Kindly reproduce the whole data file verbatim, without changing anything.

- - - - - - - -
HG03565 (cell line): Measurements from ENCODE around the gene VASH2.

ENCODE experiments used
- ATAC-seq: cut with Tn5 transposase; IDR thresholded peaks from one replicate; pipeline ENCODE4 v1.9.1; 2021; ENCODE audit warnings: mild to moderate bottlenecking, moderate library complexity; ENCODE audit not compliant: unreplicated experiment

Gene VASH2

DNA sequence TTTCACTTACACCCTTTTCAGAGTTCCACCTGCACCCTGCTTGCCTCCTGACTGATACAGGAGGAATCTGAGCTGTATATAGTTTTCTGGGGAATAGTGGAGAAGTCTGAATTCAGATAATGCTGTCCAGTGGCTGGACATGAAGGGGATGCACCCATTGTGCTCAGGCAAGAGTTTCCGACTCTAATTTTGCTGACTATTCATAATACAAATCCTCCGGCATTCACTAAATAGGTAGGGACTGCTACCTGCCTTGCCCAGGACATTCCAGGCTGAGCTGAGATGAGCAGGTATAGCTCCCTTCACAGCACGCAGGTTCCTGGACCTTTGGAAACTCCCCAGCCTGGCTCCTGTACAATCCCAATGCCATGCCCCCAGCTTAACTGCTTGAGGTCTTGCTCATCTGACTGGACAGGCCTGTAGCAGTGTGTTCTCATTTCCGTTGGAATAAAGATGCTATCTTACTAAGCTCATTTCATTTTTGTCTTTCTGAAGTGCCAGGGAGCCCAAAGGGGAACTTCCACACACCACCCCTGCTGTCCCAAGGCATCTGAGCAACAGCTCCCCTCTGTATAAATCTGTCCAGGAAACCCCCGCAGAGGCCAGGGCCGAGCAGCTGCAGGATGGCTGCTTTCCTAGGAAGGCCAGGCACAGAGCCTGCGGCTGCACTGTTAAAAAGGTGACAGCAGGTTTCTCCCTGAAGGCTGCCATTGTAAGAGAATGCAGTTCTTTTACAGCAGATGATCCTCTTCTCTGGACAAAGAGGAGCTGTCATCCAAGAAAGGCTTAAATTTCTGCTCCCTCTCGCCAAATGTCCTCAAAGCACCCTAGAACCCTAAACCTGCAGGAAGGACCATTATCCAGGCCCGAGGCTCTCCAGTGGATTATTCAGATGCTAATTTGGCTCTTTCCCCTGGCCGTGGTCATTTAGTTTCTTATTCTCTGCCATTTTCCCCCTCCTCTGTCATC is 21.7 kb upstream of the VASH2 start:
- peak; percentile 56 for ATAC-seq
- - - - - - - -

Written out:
HG03565 (cell line): Measurements from ENCODE around the gene VASH2.

ENCODE experiments used
- ATAC-seq: cut with Tn5 transposase; IDR thresholded peaks from one replicate; pipeline ENCODE4 v1.9.1; 2021; ENCODE audit warnings: mild to moderate bottlenecking, moderate library complexity; ENCODE audit not compliant: unreplicated experiment

Gene VASH2

DNA sequence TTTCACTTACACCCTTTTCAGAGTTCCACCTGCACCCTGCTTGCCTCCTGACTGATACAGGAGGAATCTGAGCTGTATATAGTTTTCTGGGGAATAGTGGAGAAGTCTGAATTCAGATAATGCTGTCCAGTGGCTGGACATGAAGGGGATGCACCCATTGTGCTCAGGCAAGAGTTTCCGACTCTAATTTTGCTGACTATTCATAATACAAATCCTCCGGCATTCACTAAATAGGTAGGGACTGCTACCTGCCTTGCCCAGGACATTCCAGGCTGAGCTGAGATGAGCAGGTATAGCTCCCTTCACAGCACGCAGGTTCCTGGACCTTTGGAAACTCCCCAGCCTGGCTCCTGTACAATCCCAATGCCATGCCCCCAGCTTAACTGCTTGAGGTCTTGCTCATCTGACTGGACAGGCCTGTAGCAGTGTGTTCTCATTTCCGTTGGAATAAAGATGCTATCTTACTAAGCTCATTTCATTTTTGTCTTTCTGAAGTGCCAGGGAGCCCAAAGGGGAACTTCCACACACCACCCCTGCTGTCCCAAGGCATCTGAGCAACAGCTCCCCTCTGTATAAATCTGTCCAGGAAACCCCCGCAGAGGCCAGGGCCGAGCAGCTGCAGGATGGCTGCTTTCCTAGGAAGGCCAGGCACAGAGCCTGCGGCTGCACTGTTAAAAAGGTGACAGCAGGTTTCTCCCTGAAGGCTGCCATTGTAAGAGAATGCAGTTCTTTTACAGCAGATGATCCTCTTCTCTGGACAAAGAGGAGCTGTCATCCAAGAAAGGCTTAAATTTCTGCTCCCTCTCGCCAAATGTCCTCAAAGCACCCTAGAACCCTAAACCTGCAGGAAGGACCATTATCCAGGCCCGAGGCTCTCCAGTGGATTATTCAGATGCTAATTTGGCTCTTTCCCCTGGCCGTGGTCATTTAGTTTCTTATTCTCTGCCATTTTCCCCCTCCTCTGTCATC is 21.7 kb upstream of the VASH2 start:
- peak; percentile 56 for ATAC-seq